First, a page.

emma mccartor

30 Things About a Photo and a Fish Tank

1. I don’t know where this picture was taken, probably Michigan or Ohio. The sky looks the same no matter what part of the midwest you are in. 

2. My grandparents stand in front of the door to their brick house, a potted plant with saggy leaves on my grandfather’s left. 

3. My aunts, Mary and Ann, and my dad sit in an unevenly spaced row. Mary and Ann are in front of my grandparents while my dad sits off to the side, legs dangling over the edge of the stoop. 

4. They all have on dress shoes. The girls wear tights and the boys wear slacks, dressed nicely as if they just arrived home from church. 

5. I don’t know how old everyone is in the photo. My grandparents both look young, my grandmother almost looks my age but I know she is older than seventeen. 6. My Aunt Mary sits in front of her father, smiling, her eyes squinted closed, probably because the sun is in her eyes. 

7. Despite the sun it is hard to tell what season it is in the photo. I can only guess that it isn’t winter. The grass is still green. 

8. Grass dies in the cold and turns brown. 

9. Two people in this photograph have had cancer. 

10. My grandfather had cancer, probably before I was born. He survived. 11. My Aunt Mary was diagnosed with uterine cancer in 2015. 

12. My dad sat my sister and I down in my bedroom to tell us, but I guessed what it was before he even said the word “cancer.” He told us that she was sick. We told him that it would be okay. 

13. The cancer spread to Mary’s brain. The time for hope was over. Now we needed hope for time. 

14. On my dad’s first of the last trips a few years ago to visit with Mary, he came home with a fish tank. 

15. The fish tank had belonged to Mary and her husband. I remember running through their home in Florida as a child and seeing the bright fish that filled the tank. 16. Mary gave the tank to my dad. It had become too much for her to care for while undergoing cancer treatment.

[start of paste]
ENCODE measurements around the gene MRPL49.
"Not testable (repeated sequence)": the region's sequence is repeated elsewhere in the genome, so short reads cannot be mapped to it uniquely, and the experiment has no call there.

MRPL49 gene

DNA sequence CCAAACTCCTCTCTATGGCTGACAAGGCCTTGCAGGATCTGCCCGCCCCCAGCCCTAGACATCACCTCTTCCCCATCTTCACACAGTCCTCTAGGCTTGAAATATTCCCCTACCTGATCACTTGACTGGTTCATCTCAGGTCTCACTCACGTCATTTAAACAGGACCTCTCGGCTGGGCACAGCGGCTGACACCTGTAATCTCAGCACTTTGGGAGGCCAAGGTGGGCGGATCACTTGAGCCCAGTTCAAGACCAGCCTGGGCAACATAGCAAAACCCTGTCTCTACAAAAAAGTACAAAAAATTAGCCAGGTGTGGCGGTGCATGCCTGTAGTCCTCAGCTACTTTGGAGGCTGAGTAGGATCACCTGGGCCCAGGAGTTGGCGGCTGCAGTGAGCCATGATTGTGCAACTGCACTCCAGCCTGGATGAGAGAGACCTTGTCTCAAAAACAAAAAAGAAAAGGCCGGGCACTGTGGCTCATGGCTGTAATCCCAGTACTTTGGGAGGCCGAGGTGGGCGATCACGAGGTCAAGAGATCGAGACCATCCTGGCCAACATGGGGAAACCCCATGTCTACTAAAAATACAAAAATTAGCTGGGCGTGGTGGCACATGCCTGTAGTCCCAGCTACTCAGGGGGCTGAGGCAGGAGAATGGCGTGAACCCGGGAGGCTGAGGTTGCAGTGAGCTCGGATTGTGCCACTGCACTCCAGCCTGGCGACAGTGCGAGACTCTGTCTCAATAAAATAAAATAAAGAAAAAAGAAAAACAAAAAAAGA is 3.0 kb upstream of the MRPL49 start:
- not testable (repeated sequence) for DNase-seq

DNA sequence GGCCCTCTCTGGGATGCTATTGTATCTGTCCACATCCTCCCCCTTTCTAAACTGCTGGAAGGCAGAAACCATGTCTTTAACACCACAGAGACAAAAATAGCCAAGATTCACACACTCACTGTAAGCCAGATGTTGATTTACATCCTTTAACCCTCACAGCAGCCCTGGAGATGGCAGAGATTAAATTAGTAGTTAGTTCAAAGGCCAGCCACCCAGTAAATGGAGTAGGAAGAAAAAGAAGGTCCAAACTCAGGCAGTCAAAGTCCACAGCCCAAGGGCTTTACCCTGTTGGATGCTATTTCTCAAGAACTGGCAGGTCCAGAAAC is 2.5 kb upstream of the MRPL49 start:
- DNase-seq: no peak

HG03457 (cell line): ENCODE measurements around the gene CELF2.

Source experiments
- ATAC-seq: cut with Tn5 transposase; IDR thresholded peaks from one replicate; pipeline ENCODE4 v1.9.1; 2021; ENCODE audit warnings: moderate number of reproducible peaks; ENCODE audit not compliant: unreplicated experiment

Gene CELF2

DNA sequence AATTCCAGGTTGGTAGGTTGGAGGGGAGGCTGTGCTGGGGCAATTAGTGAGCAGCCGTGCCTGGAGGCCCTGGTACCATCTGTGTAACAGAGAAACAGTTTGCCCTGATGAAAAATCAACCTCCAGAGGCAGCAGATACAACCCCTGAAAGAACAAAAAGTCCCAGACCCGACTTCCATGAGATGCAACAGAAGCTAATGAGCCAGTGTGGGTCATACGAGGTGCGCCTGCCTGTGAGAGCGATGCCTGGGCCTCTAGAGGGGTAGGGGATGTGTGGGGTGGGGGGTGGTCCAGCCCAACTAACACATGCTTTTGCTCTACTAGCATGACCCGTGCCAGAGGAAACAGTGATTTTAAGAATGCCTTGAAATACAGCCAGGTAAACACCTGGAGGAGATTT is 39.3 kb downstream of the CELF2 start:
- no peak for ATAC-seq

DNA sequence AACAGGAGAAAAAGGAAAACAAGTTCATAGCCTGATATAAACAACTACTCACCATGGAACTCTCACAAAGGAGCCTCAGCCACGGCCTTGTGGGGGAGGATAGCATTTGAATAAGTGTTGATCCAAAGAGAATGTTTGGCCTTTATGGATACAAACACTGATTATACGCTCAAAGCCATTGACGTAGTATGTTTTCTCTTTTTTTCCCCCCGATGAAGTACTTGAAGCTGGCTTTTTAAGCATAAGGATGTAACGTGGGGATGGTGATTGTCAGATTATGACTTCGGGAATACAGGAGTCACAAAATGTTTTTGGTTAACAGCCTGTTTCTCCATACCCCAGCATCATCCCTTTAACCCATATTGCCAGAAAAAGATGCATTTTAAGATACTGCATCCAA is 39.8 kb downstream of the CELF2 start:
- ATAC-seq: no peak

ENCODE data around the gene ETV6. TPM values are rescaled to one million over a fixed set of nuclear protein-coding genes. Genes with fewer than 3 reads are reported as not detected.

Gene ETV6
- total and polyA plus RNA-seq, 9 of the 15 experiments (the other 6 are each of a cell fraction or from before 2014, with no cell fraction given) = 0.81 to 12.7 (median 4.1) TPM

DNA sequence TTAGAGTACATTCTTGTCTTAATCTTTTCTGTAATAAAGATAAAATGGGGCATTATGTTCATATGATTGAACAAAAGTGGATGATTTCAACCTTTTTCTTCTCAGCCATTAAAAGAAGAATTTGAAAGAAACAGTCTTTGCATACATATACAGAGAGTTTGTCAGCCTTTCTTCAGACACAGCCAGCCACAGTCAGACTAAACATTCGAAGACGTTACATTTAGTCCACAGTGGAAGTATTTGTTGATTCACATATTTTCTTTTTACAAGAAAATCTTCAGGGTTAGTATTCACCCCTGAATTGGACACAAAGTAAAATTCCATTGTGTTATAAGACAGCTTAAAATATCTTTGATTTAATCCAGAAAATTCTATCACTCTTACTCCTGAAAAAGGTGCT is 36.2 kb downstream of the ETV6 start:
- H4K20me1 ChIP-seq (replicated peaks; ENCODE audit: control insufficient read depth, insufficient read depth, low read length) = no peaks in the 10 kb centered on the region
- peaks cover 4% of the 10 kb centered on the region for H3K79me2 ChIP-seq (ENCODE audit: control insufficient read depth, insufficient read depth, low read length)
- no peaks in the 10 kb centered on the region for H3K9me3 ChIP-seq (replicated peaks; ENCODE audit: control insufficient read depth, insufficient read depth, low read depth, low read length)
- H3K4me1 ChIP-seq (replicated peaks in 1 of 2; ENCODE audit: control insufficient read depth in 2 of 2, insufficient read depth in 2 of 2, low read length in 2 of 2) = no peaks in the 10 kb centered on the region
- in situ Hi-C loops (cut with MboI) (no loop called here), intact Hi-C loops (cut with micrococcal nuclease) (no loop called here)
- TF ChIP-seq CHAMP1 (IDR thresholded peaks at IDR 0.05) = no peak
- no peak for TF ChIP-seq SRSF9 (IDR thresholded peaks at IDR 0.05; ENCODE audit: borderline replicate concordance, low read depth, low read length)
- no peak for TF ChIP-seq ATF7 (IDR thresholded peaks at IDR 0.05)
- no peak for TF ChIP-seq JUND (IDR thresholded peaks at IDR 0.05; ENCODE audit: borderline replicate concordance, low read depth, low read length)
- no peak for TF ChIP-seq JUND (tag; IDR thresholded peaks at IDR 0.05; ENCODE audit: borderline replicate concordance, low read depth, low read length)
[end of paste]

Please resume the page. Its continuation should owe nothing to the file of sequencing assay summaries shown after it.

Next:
17. A week later my dad walked through the door with four five-gallon buckets holding tropical fish and a tank that would fill the corner of our dining room. 

18. For a while all of the fish survived. 

19. On rainy afternoons I enjoyed watching them swim around, tapping the glass and watching the angel fish bump it’s nose as it turned quickly. 

20. My favorite fish to watch was the smallest one. Despite being so small it swam everywhere in the tank, not scared of the bigger fish. 

21. Then something happened. The smallest fish died or was eaten by the shark in the tank. 22. We think the shark ate the fish because there were no remains. The fish simply disappeared. 

23. My Aunt Mary disappeared, gone before I even got the chance to know her.

24. She died in January–in winter–the grass was brown. 

25. In the fish tank, the grass was green year round. It was as if time did not pass in the tropical fish aquarium. 

26. I wonder if fish feel the years pass? 

27. Sometimes, I run my fingers over the mahogany wood of the tank then press them gently under the lip that keeps it closed. 

28. The lid is heavy. It keeps the water warm in the tank. It prevents time from passing for the fish. 

29. When I shut the lid, it thuds like the lid of a coffin and I see the steam rebuild at the top of the tank. 

30. It keeps the cold of the outside world away.


Emma McArtor (she/her/hers) is a creative writing senior at the South Carolina Governor’s School for the Arts and Humanities. She enjoys writing poetry and nonfiction the most. She loves Harry Potter and collecting quotes. Emma wants to be a high school english teacher and have two children and a couple of dogs and cats.